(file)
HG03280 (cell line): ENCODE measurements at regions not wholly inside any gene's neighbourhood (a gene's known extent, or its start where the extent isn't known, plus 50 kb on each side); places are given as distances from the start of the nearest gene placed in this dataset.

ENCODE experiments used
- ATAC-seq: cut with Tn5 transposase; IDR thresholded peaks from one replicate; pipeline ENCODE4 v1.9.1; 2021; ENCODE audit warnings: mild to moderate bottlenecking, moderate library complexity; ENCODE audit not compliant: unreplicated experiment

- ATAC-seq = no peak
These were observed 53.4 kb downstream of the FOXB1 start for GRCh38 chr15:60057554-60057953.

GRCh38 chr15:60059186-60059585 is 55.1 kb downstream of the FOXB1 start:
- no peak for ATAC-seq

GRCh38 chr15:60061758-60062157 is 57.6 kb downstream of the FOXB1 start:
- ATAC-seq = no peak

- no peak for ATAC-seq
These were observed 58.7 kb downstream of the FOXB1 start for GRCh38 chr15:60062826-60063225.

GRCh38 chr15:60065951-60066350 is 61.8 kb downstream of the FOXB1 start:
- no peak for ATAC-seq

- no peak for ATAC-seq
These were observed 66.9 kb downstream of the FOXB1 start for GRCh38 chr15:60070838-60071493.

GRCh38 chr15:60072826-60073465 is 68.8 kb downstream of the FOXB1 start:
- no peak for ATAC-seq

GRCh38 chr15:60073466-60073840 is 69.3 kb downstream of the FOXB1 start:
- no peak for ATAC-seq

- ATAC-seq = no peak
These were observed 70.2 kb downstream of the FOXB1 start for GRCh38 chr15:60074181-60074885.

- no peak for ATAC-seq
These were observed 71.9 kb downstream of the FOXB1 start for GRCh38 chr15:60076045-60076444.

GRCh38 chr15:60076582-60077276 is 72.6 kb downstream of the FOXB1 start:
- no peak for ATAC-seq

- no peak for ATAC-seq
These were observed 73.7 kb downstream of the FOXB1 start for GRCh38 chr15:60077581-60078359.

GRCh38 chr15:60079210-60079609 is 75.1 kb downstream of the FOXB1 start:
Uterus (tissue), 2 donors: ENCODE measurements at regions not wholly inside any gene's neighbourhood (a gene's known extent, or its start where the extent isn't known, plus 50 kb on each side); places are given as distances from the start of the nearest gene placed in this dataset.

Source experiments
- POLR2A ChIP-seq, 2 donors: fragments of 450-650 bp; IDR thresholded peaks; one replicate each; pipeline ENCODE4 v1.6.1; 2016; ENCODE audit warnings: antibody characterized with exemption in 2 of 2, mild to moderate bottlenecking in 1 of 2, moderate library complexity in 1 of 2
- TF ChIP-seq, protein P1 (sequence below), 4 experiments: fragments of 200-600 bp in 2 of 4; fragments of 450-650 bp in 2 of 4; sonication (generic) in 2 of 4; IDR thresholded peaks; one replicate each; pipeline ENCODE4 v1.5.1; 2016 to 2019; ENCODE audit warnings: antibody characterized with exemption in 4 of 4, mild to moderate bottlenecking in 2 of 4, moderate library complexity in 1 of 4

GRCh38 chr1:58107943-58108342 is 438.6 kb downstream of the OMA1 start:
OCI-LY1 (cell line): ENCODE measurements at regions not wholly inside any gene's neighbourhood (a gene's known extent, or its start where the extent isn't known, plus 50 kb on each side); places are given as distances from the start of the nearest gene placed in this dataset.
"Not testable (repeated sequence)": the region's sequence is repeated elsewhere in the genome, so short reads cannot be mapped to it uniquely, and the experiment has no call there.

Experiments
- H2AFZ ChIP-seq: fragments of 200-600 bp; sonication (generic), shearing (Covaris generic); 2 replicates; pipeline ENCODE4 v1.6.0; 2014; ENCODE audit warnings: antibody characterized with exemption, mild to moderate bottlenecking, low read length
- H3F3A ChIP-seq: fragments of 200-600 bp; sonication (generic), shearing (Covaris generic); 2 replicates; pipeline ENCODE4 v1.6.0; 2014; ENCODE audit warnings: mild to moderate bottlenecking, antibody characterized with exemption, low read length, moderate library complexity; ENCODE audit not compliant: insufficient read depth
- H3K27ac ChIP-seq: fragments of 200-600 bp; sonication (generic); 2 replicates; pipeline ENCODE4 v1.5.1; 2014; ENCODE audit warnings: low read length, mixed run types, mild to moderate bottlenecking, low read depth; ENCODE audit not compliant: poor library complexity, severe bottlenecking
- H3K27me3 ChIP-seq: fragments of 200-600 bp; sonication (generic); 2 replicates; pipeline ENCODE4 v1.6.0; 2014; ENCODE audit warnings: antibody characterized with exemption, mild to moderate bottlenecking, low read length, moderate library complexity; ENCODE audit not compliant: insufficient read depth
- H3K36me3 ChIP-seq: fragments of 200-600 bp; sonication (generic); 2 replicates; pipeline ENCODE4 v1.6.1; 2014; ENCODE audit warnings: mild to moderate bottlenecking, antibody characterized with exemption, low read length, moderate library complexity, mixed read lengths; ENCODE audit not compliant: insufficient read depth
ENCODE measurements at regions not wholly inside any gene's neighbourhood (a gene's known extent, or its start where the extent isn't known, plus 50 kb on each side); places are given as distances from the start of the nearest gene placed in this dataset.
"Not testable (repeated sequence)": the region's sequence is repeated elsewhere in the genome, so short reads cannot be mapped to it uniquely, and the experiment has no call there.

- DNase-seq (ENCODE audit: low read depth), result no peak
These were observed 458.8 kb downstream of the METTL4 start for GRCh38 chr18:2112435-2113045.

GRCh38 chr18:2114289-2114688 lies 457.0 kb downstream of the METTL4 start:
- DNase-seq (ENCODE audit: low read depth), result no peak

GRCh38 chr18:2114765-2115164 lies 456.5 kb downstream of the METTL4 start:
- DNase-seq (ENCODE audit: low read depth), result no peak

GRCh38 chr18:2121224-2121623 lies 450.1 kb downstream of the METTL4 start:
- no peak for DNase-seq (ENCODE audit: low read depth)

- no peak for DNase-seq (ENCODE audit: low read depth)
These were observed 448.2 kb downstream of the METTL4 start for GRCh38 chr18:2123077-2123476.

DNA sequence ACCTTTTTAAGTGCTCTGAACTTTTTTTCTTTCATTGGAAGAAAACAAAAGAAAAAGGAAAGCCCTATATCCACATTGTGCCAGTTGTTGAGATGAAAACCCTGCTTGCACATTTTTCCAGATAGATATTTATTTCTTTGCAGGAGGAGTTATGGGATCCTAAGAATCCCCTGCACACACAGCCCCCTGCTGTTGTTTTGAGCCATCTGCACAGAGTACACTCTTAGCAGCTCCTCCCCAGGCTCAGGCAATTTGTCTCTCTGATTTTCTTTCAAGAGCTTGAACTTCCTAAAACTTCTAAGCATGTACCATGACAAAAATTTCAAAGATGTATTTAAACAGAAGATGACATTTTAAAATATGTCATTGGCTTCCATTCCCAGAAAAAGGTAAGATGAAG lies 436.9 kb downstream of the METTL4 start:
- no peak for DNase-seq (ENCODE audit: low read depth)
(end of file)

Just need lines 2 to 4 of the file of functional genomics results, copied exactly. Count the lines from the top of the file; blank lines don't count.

ENCODE experiments used
- ATAC-seq: cut with Tn5 transposase; IDR thresholded peaks from one replicate; pipeline ENCODE4 v1.9.1; 2021; ENCODE audit warnings: mild to moderate bottlenecking, moderate library complexity; ENCODE audit not compliant: unreplicated experiment

- ATAC-seq = no peak